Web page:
TFOS lifestyle: Impact of the digital environment on the ocular surface


Eye strain when performing tasks reliant on a digital environment can cause discomfort, affecting productivity and quality of life. Digital eye strain (the preferred terminology) was defined as “the development or exacerbation of recurrent ocular symptoms and/or signs related specifically to digital device screen viewing”. Digital eye strain prevalence of up to 97% has been reported, due to no previously agreed definition/diagnostic criteria and limitations of current questionnaires which fail to differentiate such symptoms from those arising from non-digital tasks. Objective signs such as blink rate or critical flicker frequency changes are not ‘diagnostic’ of digital eye strain nor validated as sensitive. The mechanisms attributed to ocular surface disease exacerbation are mainly reduced blink rate and completeness, partial/uncorrected refractive error and/or underlying binocular vision anomalies, together with the cognitive demand of the task and differences in position, size, brightness and glare compared to an equivalent non-digital task. In general, interventions are not well established; patients experiencing digital eye strain should be provided with a full refractive correction for the appropriate working distances. Improving blinking, optimizing the work environment and encouraging regular breaks may help. Based on current, best evidence, blue-light blocking interventions do not appear to be an effective management strategy. More and larger clinical trials are needed to assess artificial tear effectiveness for relieving digital eye strain, particularly comparing different constituents; a systematic review within the report identified use of secretagogues and warm compress/humidity goggles/ambient humidifiers as promising strategies, along with nutritional supplementation (such as omega-3 fatty acid supplementation and berry extracts).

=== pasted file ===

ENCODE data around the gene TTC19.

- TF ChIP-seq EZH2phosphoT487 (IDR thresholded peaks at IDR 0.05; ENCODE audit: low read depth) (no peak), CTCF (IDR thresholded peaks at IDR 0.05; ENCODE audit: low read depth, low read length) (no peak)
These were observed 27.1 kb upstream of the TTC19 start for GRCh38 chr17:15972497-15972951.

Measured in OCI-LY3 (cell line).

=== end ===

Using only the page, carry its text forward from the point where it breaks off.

Publication DOI:
Divisions: College of Health & Life Sciences > School of Optometry > Optometry & Vision Science Research Group (OVSRG)
College of Health & Life Sciences
College of Health & Life Sciences > School of Optometry > Optometry
Additional Information: Copyright © 2023 The Authors. Published by Elsevier Inc. This is an open access article under the CC BY license ( Acknowledgments: Sal Jivraj is acknowledged for creating the infographics (Figs. 4 and 11). The TFOS Lifestyle Workshop was conducted under the leadership of Jennifer P Craig, PhD FCOptom (Chair), Monica Alves, MD PhD (Vice Chair) and David A Sullivan PhD (Organizer). The Workshop partici- pants are grateful to Amy Gallant Sullivan (TFOS Executive Director, France) for raising the funds that made this initiative possible. The TFOS Lifestyle Workshop was supported by unrestricted donations from Alcon, Allergan an AbbVie Company, Bausch+Lomb, Bruder Health- care, CooperVision, CSL Seqirus, Domp ́e, ESW-Vision, ESSIRI Labs, Eye Drop Shop, I-MED Pharma, KALA Pharmaceuticals, Laboratoires Th ́ea, Santen, Novartis, Shenyang Sinqi Pharmaceutical, Sun Pharmaceutical Industries, Tarsus Pharmaceuticals, Trukera Medical and URSAPHARM.
Uncontrolled Keywords: Blinking,Blue-light,Computer vision syndrome,Digital display,Digital environment,Digital eye strain,Management,Nutrition,Systematic review,Visual fatigue,Ophthalmology
Publication ISSN: 1937-5913
Last Modified: 18 Jul 2024 07:24
Date Deposited: 02 May 2023 17:43
Full Text Link:
Related URLs: https://www.sci ... 542012423000307 (Publisher URL)
http://www.scop ... tnerID=8YFLogxK (Scopus URL)
PURE Output Type: Article
Published Date: 2023-04
Published Online Date: 2023-04-14
Accepted Date: 2023-04-06
Authors: Wolffsohn, James S. (ORCID Profile 0000-0003-4673-8927)
Lingham, Gareth
Downie, Laura E.
Huntjens, Byki
Inomata, Takenori
Jivraj, Saleel
Kobia-Acquah, Emmanuel
Muntz, Alex
Mohamed-Noriega, Karim
Plainis, Sotiris
Read, Michael
Sayegh, Rony R.
Singh, Sumeer
Utheim, Tor P.
Craig, Jennifer P.



Version: Published Version

License: Creative Commons Attribution

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